Over the past decade or so, analytics has been revolutionized. Data became big and exploded.
Companies got access to the cloud. Insightful data visualizations and interactive business dashboards have taken the front seat while spreadsheets have taken the backseat.
The rise of self-service analytics democratized the data product chain.
Now in 2021, advanced analytics is not just for analysts.
Self-driving cars, autonomous delivery drones and robots are the headline face of the digital transformation that we see around us today.
None of these would be available, though without data – the oil of the fourth industrial revolution – and the analytics technology we’ve built to allow us to interpret and understand this.
You might be surprised to know that currently the rate at which data is being produced is twice as much that was produced over decades’ years ago.
That’s true, and most of don’t even realize how much data is being produced just by browsing the internet.
If you don’t want the latest trends in big data analytics to catch you off guard in future, pay attention to these current trends in big data analytics.
Data is becoming pervasive in business – it’s easy to assume all top corporations and enterprises have built core competencies around big data analytics.
The harsh matter though is XYZ percentage of IT leaders say that their big data environment is chaotic.
So now that we understand the importance of the big data analytics; let’s delve deeper into the top eight trends shaping the future of analytics.
Data as a Service (DaaS) is a data management strategy that uses the cloud to deliver data storage, processing, integration and analytics services via a network connection.
DaaS is in some ways similar to Software as a Service (SaaS) that it involves delivering applications to end users over the network rather than having them run applications locally on their devices.
Just as SaaS removes the need to manage the software locally, DaaS outsources most of the relevant data storage, processing and integration processes to the cloud.
While the SaaS model has been popular for more than a decade, DaaS is only now beginning to see widespread adoption.
The reason for a delay in this concept catching on was generic cloud computing were not initially designed for handling massive data workloads; instead, they catered to application hosting and basic data storage. Processing large data sets through the network was difficult in the earlier days of cloud computing, when bandwidth was often limited in scope.
In 2021, with the advent of low cost cloud storage and bandwidth, in combination with cloud based platforms designed specifically for fast, large scale data management, has catapulted the status of DaaS and made it as feasible if not more than SaaS.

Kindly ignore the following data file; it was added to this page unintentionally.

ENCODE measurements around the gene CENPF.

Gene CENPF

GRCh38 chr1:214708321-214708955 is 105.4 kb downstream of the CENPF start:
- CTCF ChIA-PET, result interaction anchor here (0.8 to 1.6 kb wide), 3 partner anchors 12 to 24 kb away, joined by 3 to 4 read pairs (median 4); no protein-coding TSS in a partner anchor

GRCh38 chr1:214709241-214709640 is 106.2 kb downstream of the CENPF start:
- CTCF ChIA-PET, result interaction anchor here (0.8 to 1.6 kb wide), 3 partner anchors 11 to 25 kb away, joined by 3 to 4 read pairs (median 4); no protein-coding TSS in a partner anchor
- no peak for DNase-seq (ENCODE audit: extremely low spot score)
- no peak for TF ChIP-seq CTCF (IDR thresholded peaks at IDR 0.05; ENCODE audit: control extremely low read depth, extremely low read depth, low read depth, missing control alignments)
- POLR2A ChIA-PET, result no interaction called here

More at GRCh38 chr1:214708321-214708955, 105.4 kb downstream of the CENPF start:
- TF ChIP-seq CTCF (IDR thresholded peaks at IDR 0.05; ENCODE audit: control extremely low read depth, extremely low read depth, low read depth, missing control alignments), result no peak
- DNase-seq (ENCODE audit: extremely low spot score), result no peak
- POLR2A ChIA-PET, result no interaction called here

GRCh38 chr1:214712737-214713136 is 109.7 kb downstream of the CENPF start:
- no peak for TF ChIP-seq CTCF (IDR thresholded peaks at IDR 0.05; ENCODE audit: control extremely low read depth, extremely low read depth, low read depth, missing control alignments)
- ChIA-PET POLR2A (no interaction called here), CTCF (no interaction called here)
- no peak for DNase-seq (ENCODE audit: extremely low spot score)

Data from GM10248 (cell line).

What is predictive analytics? It’s a branch of advanced analytics that is used to make predictions about unknown events.
Predictive analytics uses a methodology that uses many techniques from statistics, data mining, machine learning, modeling, and AI to analyze current data to make predictions about future.
It uses a number of data mining, analytics techniques and predictive modeling to bring together the management, modeling business process and IT to make predictions about future.
The patterns found in historical and transactional data can be used to identify opportunities for the future.
The major applications of predictive analytics in 2021 & beyond involve Customer Relationship Management (CRM), Health Care, Collective Analytics, Fraud Detection, Risk Management, Direct Marketing etc.
Quantum computers are able to process information millions of times faster than classic computers.
Even more interesting – even our phones are millions of times are more powerful than the computers that landed Apollo 11 on the moon.
Technologists in 2021 and beyond are exploring the power of quantum computers that are technically speaking 100 million times quicker than traditional computers.
The biggest appeal of quantum computers is the promise of assisting to quickly answer questions so difficult that it would take decades for today’s computers to solve.
Companies and technologists are racing to conquer the massive opportunity but the question arises what is quantum computing?
Traditional computers have only two states: zero or one. Quantum computers, however, allow subatomic particles to exist in more than one state simultaneously so that they can either exist as zero, one or both at the same time.
Quantum bits; also known as Qubits can therefore handle a much vaster amount of information much faster than traditional computers.
Companies like Microsoft, Amazon and Google have proven to us that we can trust them with our personal data.